How To Play
One of the beautiful things about ocarinas is their simplicity. Having only 4 holes, and using different finger combinations, you are able to play a full scale or octave. Once you memorize this, it will be easy to learn thousands of melodies by ear.
Let’s Get Started!
To play your first and lowest note (C), cover all four holes on the top of the instrument with your index and middle fingers of both hands. Make sure your thumb on either hand doesn’t cover the fipple. (hole on the bottom) Your fingers should be flat across the holes of the instrument. Imagine holding the ocarina like you would a sandwich.
Now hold the instrument up to your mouth and blow directly into the mouthpiece. Try blowing with different amounts of pressure to find how much is needed to make the ocarina sound best.
Once you have a clear sound, try playing your next note (D). Notice on the diagram that the upper right hole is now clear? This represents lifting your middle finger on the right hand. Now blow again into the instrument and listen. Try to make your clearest possible sound.
Now for the next note (E), you must put back down your middle finger on the right hand and lift your index finger on the same hand.
- Tip – To make the correct pitch, your fingers must cover the holes completely unless noted otherwise. Since you cannot see yourself playing, you must feel the complete circle with the pads of your fingers.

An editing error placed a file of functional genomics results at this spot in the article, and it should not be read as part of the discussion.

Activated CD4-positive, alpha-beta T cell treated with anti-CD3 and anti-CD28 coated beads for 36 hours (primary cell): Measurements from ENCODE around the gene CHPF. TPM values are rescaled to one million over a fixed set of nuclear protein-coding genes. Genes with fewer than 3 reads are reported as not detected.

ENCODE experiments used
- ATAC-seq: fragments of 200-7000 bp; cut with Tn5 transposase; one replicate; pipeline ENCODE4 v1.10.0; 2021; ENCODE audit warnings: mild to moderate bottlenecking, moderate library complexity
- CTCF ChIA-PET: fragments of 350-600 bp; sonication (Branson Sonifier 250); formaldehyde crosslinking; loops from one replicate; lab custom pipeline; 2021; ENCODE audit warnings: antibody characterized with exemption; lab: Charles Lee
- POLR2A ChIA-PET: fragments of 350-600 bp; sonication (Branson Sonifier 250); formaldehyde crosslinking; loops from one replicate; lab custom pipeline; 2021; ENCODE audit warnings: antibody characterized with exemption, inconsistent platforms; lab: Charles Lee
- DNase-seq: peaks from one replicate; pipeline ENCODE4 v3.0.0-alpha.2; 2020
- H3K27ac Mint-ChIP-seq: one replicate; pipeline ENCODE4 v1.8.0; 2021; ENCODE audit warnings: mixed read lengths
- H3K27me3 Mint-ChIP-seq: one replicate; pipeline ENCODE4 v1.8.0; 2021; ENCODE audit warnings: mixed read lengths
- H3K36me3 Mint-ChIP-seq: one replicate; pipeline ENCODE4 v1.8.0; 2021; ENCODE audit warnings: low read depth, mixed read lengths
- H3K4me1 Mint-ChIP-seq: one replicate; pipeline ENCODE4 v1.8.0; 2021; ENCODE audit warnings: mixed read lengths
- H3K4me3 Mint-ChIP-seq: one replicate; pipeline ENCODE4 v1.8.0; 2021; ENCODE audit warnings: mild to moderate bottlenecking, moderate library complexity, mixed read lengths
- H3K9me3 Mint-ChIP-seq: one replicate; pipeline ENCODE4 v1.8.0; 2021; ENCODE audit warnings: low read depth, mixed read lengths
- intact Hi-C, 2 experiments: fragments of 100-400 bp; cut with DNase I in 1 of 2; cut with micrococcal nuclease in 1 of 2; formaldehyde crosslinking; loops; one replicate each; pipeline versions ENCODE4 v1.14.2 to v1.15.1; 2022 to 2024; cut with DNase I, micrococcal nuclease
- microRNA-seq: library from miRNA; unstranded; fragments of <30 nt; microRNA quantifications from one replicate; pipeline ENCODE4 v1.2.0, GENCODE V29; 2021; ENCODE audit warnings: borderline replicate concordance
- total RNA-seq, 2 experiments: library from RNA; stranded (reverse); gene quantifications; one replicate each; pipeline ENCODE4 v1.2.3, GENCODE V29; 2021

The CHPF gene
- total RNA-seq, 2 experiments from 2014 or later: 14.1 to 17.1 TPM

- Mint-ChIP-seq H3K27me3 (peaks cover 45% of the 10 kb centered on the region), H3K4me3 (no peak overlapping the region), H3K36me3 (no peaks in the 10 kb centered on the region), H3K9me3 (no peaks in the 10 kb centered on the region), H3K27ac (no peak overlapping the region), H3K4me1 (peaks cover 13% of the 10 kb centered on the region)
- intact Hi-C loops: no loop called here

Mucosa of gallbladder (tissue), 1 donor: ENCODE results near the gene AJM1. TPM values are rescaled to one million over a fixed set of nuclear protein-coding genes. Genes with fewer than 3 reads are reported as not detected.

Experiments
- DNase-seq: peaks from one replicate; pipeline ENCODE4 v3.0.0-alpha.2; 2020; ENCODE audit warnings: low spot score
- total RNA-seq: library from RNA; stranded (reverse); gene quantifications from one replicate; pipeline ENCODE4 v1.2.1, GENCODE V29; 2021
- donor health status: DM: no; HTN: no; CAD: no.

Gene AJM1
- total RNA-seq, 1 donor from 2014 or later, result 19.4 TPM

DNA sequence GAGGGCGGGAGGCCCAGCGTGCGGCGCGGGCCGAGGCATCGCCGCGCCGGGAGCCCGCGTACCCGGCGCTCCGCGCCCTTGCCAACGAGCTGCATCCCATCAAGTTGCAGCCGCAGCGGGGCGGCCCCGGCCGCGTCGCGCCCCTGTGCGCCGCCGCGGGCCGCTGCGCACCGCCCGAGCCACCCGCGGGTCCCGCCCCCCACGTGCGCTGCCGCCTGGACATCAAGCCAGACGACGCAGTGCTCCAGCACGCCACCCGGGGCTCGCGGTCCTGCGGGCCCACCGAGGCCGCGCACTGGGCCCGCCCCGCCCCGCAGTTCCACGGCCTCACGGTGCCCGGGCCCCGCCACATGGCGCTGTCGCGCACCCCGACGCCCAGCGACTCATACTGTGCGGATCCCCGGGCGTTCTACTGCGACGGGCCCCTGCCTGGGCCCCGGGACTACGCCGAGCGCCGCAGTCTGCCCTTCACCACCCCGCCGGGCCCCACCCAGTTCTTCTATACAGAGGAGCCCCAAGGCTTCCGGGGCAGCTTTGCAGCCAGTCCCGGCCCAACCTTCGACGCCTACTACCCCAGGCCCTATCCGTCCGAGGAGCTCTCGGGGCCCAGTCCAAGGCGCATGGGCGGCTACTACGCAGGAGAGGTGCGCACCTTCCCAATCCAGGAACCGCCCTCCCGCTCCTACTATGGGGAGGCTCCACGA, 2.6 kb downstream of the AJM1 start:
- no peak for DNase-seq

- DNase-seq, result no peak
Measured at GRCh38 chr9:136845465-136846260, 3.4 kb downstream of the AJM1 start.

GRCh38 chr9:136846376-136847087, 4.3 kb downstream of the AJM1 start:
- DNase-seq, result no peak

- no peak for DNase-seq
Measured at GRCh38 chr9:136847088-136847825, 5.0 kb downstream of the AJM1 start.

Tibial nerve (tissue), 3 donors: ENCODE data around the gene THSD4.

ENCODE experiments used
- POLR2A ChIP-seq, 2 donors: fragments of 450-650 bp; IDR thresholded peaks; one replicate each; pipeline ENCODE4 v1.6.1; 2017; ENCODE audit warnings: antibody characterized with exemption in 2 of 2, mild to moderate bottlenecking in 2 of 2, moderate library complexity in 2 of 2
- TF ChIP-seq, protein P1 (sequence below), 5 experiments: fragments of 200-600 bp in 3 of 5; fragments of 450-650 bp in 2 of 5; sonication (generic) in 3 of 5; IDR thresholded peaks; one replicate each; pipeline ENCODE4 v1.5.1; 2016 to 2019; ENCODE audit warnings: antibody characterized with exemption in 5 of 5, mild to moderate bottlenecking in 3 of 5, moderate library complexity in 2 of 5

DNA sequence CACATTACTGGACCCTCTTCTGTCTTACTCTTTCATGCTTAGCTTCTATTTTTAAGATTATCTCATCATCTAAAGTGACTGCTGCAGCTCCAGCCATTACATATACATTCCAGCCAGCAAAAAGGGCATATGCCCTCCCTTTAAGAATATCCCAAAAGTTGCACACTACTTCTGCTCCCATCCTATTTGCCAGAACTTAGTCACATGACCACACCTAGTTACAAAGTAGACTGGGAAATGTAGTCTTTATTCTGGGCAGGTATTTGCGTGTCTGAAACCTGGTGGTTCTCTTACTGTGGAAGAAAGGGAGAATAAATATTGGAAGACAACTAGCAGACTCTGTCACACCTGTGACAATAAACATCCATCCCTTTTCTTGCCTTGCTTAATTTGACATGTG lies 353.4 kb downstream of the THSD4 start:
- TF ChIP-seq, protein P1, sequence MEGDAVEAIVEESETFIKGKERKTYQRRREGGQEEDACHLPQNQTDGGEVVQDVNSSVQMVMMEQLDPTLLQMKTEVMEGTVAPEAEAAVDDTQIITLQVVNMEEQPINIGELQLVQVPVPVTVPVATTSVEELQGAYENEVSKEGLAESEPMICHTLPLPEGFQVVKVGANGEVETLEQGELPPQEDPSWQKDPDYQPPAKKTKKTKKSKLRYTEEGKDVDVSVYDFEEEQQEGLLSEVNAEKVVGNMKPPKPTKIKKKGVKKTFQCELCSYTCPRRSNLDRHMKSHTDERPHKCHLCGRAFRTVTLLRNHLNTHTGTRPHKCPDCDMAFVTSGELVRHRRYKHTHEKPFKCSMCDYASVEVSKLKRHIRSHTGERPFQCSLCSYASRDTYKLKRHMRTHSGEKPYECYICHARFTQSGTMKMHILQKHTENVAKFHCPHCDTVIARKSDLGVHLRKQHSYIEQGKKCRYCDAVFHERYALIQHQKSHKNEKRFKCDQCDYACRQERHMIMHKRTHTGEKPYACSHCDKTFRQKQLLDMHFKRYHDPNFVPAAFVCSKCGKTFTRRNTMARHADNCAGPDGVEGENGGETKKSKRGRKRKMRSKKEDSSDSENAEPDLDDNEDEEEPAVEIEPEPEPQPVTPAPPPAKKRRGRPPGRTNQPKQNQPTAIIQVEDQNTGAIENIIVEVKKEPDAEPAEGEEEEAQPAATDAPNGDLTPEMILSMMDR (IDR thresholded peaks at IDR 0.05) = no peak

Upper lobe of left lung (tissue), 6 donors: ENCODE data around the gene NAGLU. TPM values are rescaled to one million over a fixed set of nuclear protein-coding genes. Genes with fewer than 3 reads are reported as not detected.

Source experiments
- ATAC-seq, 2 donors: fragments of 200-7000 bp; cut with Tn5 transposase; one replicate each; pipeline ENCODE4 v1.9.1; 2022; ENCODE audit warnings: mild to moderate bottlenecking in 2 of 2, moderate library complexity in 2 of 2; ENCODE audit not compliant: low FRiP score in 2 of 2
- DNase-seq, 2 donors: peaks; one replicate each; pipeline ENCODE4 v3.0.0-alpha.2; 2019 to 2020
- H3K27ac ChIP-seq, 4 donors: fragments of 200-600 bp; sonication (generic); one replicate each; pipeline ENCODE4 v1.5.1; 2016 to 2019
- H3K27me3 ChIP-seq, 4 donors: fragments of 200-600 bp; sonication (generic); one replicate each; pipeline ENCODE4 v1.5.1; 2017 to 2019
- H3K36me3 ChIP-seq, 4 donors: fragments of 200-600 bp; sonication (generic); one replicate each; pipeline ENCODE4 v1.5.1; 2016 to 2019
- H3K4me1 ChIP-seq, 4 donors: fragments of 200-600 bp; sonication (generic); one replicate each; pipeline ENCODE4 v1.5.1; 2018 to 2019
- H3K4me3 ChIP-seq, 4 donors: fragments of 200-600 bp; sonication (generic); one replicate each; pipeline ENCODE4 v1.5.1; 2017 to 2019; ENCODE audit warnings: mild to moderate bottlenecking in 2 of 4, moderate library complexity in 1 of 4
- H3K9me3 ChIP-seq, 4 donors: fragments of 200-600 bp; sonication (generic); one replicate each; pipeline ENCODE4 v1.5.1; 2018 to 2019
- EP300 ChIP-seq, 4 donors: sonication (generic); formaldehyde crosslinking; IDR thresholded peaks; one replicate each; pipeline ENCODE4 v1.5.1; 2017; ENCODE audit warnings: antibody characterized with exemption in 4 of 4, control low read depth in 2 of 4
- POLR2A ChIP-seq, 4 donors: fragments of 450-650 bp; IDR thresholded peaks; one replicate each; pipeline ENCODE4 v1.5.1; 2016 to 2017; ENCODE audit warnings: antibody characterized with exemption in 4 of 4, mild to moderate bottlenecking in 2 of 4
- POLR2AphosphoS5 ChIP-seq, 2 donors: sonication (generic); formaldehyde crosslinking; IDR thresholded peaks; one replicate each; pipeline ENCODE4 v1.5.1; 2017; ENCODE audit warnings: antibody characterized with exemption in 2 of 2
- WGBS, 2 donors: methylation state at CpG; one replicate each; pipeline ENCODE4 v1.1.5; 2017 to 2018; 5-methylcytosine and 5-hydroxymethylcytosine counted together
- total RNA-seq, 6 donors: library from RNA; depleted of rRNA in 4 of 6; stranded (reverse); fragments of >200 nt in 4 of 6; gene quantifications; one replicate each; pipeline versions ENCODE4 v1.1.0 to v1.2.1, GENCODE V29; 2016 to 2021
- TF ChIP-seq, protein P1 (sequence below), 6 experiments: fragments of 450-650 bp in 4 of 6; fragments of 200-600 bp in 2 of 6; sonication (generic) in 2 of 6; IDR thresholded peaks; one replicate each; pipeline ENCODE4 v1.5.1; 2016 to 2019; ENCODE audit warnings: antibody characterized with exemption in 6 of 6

Now try and memorize the first three notes that you have learned. Put the book down and play all three notes up and down the scale until you can play them smoothly and clearly.
Continue memorizing the notes of the scale. After each new note, put the book down and practice the scale up and down until memorized.
- Try your best to memorize the scales and only look at the book when necessary.
- Memorize scales both forward and backward.
- Then in 3rds (CDE, DEF, EFG, FGA, etc…)
- Listen to each note carefully as you play. Learn to blow with just enough pressure to get a clear tone.
- As you move higher up the scale you’ll need to blow increasingly harder to keep a clear tone and the correct pitch.
- Holding the instrument up high allows you to have the best breath control. Always try to look straight out towards the horizon and as little as possible down at the book.